Political Sketches of Eight Years in Washington: In Four Parts, with Annotations to Each ; Also a General Appendix ; an Alphabetical Index ; and a Series of Charts, Giving a Comparative Synopsis of the Constitutions of the Several States, and the United States, Part 1
F. Lucas, 1839 - 216 pages
This book discusses the political climate of the United States during Andrew Jackson's presidency, with special emphasis placed on his diplomacy and foreign relations.
What people are saying - Write a review
We haven't found any reviews in the usual places.
Other editions - View all
Political Sketches of Eight Years in Washington: In Four Parts, with ...
No preview available - 2012
Political Sketches of Eight Years in Washington: In Four Parts, With ...
No preview available - 2019
administration advance affairs American answer appears armed authority bank become believe Burr called cause character circumstances citizens claims communication conduct Congress considered constitution course dated December Department desire directed doubt duty effect established evidence executive existing expressed extract fact federal feelings force foreign further Gaines give given Governor hands honour hope House important independence Indians individual institutions instructions intentions interests Jackson known late letter limits manner March matter means measures ment Mexican Mexico Michigan military mind minister months necessary object observed officers opinion organ party person political position possession present President principles probably proper protection question reader reason received regard relations Representatives Republic require respect result Secretary Senate suppose taken territory Texas thing tion treaty true undersigned Union United views Washington whole
Page 85 - The President is the sole organ of the nation in its external relations, and its sole representative with foreign nations.
Page 59 - ... forced themselves too strongly on my mind to be suppressed. You will join with me, I trust, in thinking that there are none under the influence of which the proceedings of a new and free government can more auspiciously commence. By the article establishing the executive department it is made the duty of the President " to recommend to your consideration such measures as he shall judge necessary and expedient.
Page 91 - Red river; then following the course of the Rio Roxo westward, to the degree of longitude, 100 west from London, and 23 from Washington; then crossing the said Red river, and running thence...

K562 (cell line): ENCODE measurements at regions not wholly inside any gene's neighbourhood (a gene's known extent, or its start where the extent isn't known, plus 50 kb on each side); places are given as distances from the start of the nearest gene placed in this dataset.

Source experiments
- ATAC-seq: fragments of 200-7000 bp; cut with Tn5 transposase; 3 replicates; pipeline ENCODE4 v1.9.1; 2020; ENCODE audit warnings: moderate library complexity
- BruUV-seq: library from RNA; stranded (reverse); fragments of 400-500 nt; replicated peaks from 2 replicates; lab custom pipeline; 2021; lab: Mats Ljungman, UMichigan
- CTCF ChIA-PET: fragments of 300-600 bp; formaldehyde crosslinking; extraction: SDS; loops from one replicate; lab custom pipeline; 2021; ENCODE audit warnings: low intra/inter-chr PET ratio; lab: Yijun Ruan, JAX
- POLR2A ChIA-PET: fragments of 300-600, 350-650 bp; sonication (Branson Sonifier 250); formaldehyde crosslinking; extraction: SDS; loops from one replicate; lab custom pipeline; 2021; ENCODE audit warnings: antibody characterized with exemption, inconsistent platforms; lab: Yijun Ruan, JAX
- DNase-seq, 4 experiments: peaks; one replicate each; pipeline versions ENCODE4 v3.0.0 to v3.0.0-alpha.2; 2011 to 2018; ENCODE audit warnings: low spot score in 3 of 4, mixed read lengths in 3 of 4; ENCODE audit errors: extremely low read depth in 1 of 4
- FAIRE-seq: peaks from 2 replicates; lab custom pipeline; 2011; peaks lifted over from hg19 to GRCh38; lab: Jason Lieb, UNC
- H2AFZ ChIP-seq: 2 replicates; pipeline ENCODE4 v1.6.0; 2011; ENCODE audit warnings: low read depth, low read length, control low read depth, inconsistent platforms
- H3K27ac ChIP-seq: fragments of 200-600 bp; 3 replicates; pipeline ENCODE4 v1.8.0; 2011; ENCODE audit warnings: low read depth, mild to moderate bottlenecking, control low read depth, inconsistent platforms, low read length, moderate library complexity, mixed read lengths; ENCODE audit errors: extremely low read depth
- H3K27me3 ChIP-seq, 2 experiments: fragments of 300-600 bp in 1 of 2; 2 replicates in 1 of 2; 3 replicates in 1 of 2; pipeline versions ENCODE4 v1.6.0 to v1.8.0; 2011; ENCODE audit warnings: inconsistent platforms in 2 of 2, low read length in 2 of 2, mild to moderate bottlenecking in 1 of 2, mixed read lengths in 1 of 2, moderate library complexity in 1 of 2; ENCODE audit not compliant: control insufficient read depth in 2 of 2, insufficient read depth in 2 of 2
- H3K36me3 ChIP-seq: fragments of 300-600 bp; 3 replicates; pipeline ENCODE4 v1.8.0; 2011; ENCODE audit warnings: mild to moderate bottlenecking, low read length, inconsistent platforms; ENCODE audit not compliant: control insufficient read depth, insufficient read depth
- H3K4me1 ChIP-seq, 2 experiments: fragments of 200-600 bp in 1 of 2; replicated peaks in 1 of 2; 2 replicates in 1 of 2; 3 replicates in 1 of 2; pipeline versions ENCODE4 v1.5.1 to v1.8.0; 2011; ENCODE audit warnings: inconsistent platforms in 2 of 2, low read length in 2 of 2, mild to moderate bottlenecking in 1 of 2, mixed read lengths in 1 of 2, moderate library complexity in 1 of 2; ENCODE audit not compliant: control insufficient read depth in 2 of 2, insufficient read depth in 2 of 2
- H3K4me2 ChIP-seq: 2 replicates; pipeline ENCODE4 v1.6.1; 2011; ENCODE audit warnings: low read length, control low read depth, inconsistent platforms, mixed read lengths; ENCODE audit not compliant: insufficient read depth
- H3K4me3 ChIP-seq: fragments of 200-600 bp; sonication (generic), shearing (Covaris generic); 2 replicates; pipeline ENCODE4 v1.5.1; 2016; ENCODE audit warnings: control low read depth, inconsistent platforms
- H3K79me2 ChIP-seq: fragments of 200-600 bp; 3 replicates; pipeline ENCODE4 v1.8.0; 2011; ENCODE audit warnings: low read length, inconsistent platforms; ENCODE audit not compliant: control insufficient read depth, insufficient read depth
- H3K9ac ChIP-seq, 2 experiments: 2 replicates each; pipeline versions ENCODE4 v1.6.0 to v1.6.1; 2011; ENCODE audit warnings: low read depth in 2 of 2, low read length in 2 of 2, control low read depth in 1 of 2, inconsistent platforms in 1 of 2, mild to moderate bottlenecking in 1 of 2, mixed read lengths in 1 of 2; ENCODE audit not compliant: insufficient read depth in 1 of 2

Page 59 - It will be more consistent with those circumstances, and far more congenial with the feelings which actuate me, to substitute, in place of a recommendation of particular measures, the tribute that is due to the talents, the rectitude, and the patriotism which adorn the characters selected to devise and adopt them.
Page 196 - The United States shall guaranty to every State in this Union a republican form of government, and shall protect each of them against invasion, and on application of the legislature, or of the executive, (when the legislature cannot be convened,) against domestic violence.
Page 71 - All too will bear in mind this sacred principle, that though the will of the majority is in all cases to prevail, that will, to be rightful, must be reasonable ; that the minority possess their equal rights, which equal law must protect, and to violate would be oppression.
Page 67 - The recent demonstration of public sentiment inscribes on the list of executive duties, in characters too legible to be overlooked, the task of reform, which will require particularly the correction of those abuses that have brought the patronage of the federal government into conflict with the freedom of elections...
Page 61 - A rising nation, spread over a wide and fruitful land, traversing all the seas with the rich productions of their industry, engaged in commerce with nations who feel power and forget right, advancing rapidly to destinies beyond the reach of mortal eye...
Page 78 - Their views upon that point have been submitted to the people of the United States ; and the counsels by which your conduct Is now directed are the result of the judgment expressed by the only earthly tribunal to which the late administration was amenable for its acts.